eLetters

620 e-Letters

  • MIBG in clinical routine
    Stefan Braune

    Dear Editor,

    Nagayama and colleagues report on the greatest number of patients with Parkinsonian syndromes undergoing MIBG scintigraphy sofar. They calculated a sensitivity of 87.7% and a specificity of 37.4% to correctly detect 122 patients with idiopathic Parkinson´s disease (PD) in relation to patients with MSA (n=14), dementia of Lewy body type (DLB) (5), PSP (7), senile dementia of Alzheimer type (SDAT) (...

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  • Trigeminal autonomic cephalalgias: ‘noso-physiology’ or pathophysiology?
    Vinod K Gupta

    Dear Editor,

    The ultimate aims and objectives of the neurologist immersed in clinical work are no different from those of the academic: put simply, we all like to understand why we make certain management decisions, investigative or therapeutic, and yearn for scientific validity and logical defensibility of our medical or surgical practices and procedures. By placing great emphasis on nosologic sophistication in...

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  • Thrombophilia screen should not be routinely performed
    Joseph Kwan

    Dear Editor,

    I read with interest the article by Nedeltchev et al. [1]. Using their standard protocol, thrombophilia screen only managed to identify 2 patients with Factor V Leiden deficiency and 1 patient with Protein C deficiency. Thrombophilia is well known to cause venous thrombosis but only very rarely associated with arterial occlusive disease in adulthood. In contrast, thrombophilia is significant...

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  • Surgery for cluster headache: desperate measures for a desperate syndrome?
    Vinod K Gupta

    Dear Editor,

    Donnet, Valade and Régis did not find gamma knife radiosurgery clinically useful in the intermediate or long-term management of patients with severe cluster headache (CH) refractory to other therapies; intriguingly, immediate / short-term results are dramatic and definitely encouraging but rather unpredictable. [1] The disconnect between these two set of results remains unexplained but may hold the vi...

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  • “Wilson’s disease: diagnostic errors and clinical implications”
    Kalyan B Bhattacharyya

    Dear Editor,

    We read with interest the article “Wilson’s disease: diagnostic errors and clinical implications”, written by Prasanth et al, in your journal, 2004;75:907-909. [1]

    We would like to thank the authors for bringing to light the difficulties in diagnosing Wilson’s disease (WD) and the protean manifestations that often masquerade as other diseases in India. We would like to share our expe...

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  • Hidden costs of increasing nosologic sophistication
    Vinod K Gupta

    Dear Editor,

    Eriksen, Thomsen and Olesen present data underpinning the new criteria for migraine with aura (MA) in the International Headache Society -2 Classification. The research as well as clinical utility of being able to delineate a more homogeneous sample of MA patients or the evolution of a system that can be used at different levels of specialisation is debatable. At the research level, increasing nosolog...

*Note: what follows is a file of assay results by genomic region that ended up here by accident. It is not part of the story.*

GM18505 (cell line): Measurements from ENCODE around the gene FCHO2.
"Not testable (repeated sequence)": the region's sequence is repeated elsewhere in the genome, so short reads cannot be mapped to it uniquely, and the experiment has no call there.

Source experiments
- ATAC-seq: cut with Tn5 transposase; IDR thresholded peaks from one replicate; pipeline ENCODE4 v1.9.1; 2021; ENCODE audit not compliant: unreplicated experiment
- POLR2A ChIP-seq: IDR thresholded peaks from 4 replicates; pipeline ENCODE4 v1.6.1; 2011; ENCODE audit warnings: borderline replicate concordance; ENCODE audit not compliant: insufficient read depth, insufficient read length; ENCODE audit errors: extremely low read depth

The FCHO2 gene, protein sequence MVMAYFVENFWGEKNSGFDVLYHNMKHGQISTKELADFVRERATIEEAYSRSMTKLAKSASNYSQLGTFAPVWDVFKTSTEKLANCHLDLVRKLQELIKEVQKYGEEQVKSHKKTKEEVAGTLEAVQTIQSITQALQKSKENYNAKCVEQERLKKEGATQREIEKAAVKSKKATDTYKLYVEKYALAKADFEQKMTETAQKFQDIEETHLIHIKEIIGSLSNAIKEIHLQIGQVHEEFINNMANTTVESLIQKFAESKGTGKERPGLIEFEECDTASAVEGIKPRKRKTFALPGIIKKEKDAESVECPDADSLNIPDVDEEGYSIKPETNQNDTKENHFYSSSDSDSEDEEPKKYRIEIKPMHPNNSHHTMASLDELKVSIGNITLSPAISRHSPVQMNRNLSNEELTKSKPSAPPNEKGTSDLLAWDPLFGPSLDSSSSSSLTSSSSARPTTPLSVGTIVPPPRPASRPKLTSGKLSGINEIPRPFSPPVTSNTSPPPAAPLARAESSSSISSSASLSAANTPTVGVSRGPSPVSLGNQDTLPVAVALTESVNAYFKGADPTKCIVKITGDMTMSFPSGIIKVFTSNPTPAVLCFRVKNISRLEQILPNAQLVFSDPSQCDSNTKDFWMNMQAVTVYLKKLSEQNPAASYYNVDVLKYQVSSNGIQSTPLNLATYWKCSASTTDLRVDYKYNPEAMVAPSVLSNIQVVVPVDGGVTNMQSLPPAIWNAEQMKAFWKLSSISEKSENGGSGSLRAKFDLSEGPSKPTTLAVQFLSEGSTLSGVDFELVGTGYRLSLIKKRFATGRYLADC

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  • White matter lesions in MRI: searching a concept for a finding
    Vinod K Gupta

    Dear Editor,

    Artero and colleagues detected a patterned non-random distribution of white matter lesions (WML) in the aging brain associated with symptoms and suggest progression of lesions from frontal through parietal to temporal and occipital regions.

    Since blood pressure is an established risk factor for the presence and severity of WML, the rheological state of the brain circulation appears to be the...

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  • Migraine: searching for pathophysiology in semantics and nosology
    Vinod K Gupta

    Dear Editor,

    While Pearce analyses the paper of Furman, Balaban, Jacob, and Marcus [1] with precision [2] insofar as migraine is concerned no suffix carries any pathophysiological import or diminishes the mystery of migraine. With both migraine [3] and dizziness having been around since antiquity, restraint is the key watchword that determines - or should determine - use of the term ‘new’ in describing any migraine...

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  • Alzheimer's results from low DHEA
    James M Howard

    Dear Editor,

    It is my hypothesis (1985) that Alzheimer's disease results from low DHEA. This has since been supported. HRT reduces DHEA production (Metabolism. 2001 Apr;50(4):488-93). This may be why HRT has recently been found to increase the onset of Alzheimer's disease. I suggest the past support of positive effects of HRT are due to a stimulus of DHEA production followed by loss of DHEA production with...

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  • Long duration asymmetrical postural tremor is likely to predict development of Parkinson’s disease a
    Elan D. Louis

    Dear Editor,

    We read with interest the paper of Chaudhuri et al. [1] on long duration asymmetrical postural tremor. Like all thought-provoking research, the paper raises many questions that lend themselves to further research and thought.

    The issue of the relationship between ET and parkinsonism is complicated and this study underscores the need for further longitudinal research to clarify dise...

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